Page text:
This is happening with greater and greater frequency: my inability to perceive the game I have read about in reviews.
Infamous is a decent game, and that's the whole of it. Ironically enough, it lacks spark: it lacks impetus. Whatever power it does exert grounds out after a few hours, so that by the tenth hour I was twiddling my charged thumbs wondering if there was some other mutant that could torment this grey town. It's cool to shock dudes, true. That's a good Goddamned thing, because you're going to be shocking a lot of fucking dudes.
There's a lot about the game that is incoherent. A game based on truly beautiful, fully realized art that (unlike their previous efforts) never seems to inform the gameworld. Some water kills you outright, some water doesn't. It's a game about urban traversal where the platforming has been trivialized by a kind of capricious magnetism, which sometimes negates or just disregards your input. As a result, Cole can climb virtually anything, almost automatically - marquees, exposed girders, modern art - everything except chain link fences, something any normal person could climb.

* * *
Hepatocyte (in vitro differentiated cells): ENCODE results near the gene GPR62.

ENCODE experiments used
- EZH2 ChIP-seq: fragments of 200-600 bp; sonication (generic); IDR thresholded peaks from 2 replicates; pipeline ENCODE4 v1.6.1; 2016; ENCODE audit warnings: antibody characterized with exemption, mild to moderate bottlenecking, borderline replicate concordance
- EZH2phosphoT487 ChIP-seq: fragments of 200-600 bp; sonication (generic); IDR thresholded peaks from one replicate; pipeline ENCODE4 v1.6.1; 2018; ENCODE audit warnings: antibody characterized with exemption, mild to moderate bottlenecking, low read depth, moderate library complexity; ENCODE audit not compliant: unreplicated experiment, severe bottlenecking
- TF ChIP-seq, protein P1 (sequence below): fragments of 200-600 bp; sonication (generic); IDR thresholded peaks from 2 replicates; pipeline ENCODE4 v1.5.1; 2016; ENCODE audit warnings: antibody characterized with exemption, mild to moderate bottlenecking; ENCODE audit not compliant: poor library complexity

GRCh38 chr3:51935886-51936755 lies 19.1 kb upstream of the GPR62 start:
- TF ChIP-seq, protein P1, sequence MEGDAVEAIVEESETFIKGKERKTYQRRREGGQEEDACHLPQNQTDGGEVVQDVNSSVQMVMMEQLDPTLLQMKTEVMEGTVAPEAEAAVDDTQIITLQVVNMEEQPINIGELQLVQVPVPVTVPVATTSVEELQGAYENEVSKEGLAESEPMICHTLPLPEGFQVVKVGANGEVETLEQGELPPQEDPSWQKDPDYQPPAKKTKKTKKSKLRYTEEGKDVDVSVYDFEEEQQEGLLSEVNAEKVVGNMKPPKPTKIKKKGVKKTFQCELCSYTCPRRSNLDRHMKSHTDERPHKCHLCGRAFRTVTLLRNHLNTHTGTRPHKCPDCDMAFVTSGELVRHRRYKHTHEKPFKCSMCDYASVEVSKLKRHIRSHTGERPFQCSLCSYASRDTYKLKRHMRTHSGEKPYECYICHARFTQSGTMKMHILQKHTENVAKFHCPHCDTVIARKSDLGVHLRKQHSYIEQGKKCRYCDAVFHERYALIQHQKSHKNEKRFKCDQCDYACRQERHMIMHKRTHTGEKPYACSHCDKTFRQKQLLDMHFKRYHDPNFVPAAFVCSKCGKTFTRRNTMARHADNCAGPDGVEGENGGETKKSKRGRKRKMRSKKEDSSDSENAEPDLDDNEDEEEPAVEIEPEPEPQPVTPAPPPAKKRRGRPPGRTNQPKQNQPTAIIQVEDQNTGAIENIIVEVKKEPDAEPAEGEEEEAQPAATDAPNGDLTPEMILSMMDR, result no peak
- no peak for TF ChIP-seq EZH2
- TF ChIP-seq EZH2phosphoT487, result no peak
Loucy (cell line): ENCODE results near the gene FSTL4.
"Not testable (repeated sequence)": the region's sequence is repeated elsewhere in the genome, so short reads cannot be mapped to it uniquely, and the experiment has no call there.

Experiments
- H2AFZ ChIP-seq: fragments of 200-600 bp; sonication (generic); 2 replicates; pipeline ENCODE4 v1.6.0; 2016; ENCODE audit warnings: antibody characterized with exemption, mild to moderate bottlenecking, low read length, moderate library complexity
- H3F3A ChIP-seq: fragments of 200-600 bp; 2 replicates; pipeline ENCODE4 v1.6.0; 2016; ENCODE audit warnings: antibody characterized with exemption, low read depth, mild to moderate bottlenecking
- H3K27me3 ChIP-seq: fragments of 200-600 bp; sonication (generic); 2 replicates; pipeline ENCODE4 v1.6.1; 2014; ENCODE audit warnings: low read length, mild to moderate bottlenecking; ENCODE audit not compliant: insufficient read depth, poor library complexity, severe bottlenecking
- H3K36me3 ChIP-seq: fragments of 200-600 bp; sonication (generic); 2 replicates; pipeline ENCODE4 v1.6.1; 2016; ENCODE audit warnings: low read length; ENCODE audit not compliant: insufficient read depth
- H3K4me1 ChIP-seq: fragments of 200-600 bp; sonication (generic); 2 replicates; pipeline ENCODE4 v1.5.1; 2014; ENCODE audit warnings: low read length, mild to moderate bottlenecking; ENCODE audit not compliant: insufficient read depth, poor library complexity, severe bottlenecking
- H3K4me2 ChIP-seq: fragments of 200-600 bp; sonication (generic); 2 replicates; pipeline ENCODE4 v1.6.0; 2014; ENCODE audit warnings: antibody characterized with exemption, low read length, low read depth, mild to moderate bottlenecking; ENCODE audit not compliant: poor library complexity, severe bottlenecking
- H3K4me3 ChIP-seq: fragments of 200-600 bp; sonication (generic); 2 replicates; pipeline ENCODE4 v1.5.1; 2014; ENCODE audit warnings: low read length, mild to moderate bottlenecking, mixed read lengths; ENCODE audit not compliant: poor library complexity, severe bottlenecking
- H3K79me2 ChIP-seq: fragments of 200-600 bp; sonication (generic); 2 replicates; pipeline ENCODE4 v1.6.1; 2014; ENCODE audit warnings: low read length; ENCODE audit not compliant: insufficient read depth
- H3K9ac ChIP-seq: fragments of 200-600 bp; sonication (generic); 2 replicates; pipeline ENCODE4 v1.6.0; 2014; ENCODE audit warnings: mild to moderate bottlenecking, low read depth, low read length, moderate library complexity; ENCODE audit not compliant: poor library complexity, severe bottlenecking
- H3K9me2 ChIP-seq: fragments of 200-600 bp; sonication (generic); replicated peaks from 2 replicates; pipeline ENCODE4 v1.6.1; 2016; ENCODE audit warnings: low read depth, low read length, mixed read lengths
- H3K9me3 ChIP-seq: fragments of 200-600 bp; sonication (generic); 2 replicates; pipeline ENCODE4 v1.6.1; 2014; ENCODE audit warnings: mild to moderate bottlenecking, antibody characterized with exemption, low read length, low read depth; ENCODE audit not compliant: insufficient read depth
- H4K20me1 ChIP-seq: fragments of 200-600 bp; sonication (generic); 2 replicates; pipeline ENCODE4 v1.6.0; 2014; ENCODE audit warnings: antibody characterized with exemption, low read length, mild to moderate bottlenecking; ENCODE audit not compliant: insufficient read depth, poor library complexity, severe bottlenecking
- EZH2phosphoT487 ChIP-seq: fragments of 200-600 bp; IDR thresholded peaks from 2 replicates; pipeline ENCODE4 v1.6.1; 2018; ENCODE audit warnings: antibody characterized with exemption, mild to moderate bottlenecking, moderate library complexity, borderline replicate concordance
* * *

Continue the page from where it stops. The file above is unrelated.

Something strange happens with platform exclusive titles when they come into contact with the journalistic edifice, and I don't know what it is. I would make sure you download the demo.
There's been a round of those incredible leak/announcement hybrids that Microsoft seems to specialize in, groomed releases encrusted with a week's worth of scuttlebutt. The True Portion may be found here, with its assertions of new multitouch hardware and dashboard integration with Microsoft's console. In some territories, they're launching the Zune integration absent the actual hardware platform, so who knows. If it's just branding, then I don't care. But if it's part and parcel with their player philosophy - that is to say, a subscription-based "all one can eat" service for video, than it's substantially more palatable than the current model. This would be two of the three tiers that would constitute a fully broad service, the third being an advertiser supported (sometimes called Huluvian) model. They keep talking about a "game-changing entertainment experience," and generally I discard this kind of language as pure cellulose - mentally insoluble nonsense. They've always had the capacity to create something that would fit that description, but the raw materials have been spread from hell to breakfast.
We suggested at the launch of their video service that it include a subscription component, but a plesiosaur like Microsoft wages war at a glacial pace. I'm sure I'm not the only one who'd like to see it. The endpoint is full integration - not just with the service, but with the device itself - for use as a robust, independent memory unit. The VMU, reborn in glory. Two and a half years late, of course. Whaddya do.